What is trail immunity?

Useful Rulings on Trail Immunity

Recent Rulings on Trail Immunity

GLEASON V. COUNTY OF ORANGE

Here, Defendant has asserted an affirmative defense of trail immunity as provided by Government Code section 831.4. Defendant appears to contend that a finding that the Defendant is immune from liability under section 831.4 would also require summary adjudication as to Issue No. 1. Since the court has found that Defendant has failed to demonstrate that Government Code section 831.4 applies as described above as to Issue No. 2, the court DENIES Defendant’s Motion for Summary Adjudication as to Issue No. 1.

  • Hearing

DVORAK VS CITY OF SAN DIEGO

City asserts it is immune from Plaintiff's claims on the basis of trail immunity. (Govt. Code § 831.4(b).) At issue in this motion is whether the location where the incident occurred is a "trail" within the meaning of the statute.

  • Hearing

  • Type

    Personal Injury/ Tort

  • Sub Type

    other

EVAN BRAFF VS EL SEGUNDO UNIFIED SCHOOL DISTRICT ET AL

Motion for Summary Judgment Parties’ Positions At this time, Defendant moves for summary judgment arguing that the premises liability claim fails because the tricycle path, which did not violate any safety standards was not a dangerous condition, and Defendant is also immune from liability under Government Code §§ 831.4 and 830.6.

  • Hearing

IRENE MOYER VS EAST SHORE RECREATIONAL VEHICLE PARK, ET AL.

State of California (2005) 126 Cal.App.4th 472, 476 [“[N]othing in section 831.4 makes immunity contingent on giving proper warnings”].) Further, trail immunity extends to claims for injuries sustained during “recreational driving of [a motor] vehicle” on an unpaved road of trial. (Giannuzzi v. State of California (1993) 17 Cal.App.4th 462, 467.) County’s demurrer is sustained for the foregoing reasons. 2.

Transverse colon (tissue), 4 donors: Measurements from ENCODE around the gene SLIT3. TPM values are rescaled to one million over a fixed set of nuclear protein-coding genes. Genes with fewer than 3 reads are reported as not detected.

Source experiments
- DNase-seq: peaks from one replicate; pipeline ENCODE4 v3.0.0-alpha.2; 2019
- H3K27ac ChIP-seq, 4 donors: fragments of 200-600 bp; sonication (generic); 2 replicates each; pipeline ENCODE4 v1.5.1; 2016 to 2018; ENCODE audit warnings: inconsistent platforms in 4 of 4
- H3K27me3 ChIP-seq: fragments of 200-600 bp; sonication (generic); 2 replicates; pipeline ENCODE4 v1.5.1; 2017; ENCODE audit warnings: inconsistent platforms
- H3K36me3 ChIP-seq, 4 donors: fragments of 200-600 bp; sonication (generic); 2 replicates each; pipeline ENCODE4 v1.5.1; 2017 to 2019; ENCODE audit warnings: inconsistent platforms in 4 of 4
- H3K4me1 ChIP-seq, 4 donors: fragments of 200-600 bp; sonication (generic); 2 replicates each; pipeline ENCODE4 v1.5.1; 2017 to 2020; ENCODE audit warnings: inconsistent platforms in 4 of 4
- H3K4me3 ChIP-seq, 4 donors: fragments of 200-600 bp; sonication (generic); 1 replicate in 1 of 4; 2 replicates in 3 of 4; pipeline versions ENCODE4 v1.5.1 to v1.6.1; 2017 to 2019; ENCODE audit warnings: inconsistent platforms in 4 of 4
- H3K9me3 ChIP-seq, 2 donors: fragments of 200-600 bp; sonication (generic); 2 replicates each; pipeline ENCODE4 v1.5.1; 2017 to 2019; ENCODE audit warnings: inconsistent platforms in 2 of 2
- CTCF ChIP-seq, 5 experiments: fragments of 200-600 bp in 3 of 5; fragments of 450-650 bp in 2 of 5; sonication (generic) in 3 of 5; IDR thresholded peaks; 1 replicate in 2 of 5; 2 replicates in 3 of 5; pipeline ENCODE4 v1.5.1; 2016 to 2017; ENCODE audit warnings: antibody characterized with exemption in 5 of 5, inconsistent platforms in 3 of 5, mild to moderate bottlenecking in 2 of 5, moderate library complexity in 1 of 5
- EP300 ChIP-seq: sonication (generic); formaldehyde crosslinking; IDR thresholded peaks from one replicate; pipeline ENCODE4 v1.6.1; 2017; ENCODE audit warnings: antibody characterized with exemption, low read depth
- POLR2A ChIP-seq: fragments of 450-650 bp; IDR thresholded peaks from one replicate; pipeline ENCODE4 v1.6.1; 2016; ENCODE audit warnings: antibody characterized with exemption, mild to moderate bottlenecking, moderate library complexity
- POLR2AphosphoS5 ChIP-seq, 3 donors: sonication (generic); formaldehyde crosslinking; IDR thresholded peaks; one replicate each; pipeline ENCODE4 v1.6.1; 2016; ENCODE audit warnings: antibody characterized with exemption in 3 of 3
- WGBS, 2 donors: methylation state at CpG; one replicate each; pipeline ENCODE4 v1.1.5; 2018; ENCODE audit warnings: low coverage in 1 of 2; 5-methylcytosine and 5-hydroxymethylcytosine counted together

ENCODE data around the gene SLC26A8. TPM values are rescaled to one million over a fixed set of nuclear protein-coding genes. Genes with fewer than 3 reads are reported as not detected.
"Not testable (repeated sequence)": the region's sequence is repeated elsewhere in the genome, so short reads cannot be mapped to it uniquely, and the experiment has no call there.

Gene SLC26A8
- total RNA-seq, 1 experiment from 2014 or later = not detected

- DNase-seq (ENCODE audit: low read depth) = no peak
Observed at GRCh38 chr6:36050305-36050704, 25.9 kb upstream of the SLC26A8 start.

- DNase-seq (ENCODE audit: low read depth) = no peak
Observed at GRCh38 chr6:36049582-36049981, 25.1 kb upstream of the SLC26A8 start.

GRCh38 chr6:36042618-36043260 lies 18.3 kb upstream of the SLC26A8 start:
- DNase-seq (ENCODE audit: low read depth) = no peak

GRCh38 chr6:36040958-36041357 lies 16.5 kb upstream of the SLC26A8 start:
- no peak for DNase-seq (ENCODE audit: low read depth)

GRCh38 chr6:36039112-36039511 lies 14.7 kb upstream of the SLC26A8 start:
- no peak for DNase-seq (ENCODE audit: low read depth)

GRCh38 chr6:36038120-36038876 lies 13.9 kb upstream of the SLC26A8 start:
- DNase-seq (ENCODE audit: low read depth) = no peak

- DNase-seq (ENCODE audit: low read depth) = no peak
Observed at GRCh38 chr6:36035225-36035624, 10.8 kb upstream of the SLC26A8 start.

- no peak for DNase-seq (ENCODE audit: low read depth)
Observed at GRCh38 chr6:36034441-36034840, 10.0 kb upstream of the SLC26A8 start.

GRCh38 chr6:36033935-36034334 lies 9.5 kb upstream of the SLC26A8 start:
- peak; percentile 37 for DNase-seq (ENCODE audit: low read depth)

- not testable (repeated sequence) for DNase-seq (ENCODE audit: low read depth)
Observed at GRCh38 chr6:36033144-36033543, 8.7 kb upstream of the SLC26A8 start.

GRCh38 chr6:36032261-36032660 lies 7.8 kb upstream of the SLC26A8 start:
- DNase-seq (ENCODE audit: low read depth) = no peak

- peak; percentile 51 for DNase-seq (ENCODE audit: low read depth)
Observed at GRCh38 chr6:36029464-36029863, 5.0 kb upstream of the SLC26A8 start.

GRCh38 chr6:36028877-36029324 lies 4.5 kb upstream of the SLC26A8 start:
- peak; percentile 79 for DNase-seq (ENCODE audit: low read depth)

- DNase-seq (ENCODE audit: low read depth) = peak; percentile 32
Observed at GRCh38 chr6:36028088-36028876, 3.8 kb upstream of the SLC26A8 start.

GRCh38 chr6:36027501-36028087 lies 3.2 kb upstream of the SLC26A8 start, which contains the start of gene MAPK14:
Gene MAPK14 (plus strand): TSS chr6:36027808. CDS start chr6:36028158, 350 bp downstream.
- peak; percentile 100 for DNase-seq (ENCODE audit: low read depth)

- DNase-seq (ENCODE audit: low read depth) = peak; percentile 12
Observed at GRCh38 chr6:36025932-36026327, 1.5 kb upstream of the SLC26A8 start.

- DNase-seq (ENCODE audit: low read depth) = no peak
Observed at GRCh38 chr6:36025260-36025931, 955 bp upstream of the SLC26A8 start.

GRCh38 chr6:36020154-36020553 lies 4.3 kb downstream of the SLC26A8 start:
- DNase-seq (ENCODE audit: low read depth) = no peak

• Hearing

GLEASON V. COUNTY OF ORANGE

(Government Code section 831.4.) Therefore, Plaintiff has sufficiently shown that facts essential to the opposition may exist, and that there is reason to believe such facts may exist. Plaintiff has also shown that additional time is necessary because Plaintiff has filed a motion to compel further testimony of Zhu scheduled for hearing on 9-9-20. Based on the above, the court GRANTS Plaintiff’s request for a continuance pursuant to Code of Civil Procedure section 437c, subdivision (h).

  • Hearing

TRUJILLO VS. COUNTY OF ORANGE

C. §831.4(a)). Immunity extends to any “trail used for the above purposes.” (Govt. C. §831.4(b)). “ ‘The trail immunity provided in subdivision (b) of the statute extends to …trails that are used solely for access to such activities. [Citation] The immunity applies whether or not the trail is paved.’ ” (Reed v. City of Los Angeles (2020) 45 Cal.App.5th 979, 982, citing Amberger-Warren v. City of Piedmont (2006) 143 Cal.App.4th 1074, 1078 (“Amberger-Warren”).)

  • Hearing

LAJUNE SHANNEL NEWBORN VS CITY OF SANTA CLARITA , ET AL.

Defendant also demurs to the third cause of action for premises liability because Plaintiff failed to comply with the Government Torts Claim Act and her action is barred by the trail immunity doctrine. Defendant further demurs to the fourth cause of action for general negligence because Plaintiff’s exclusive remedy for dangerous condition allegations is Government Code section 835.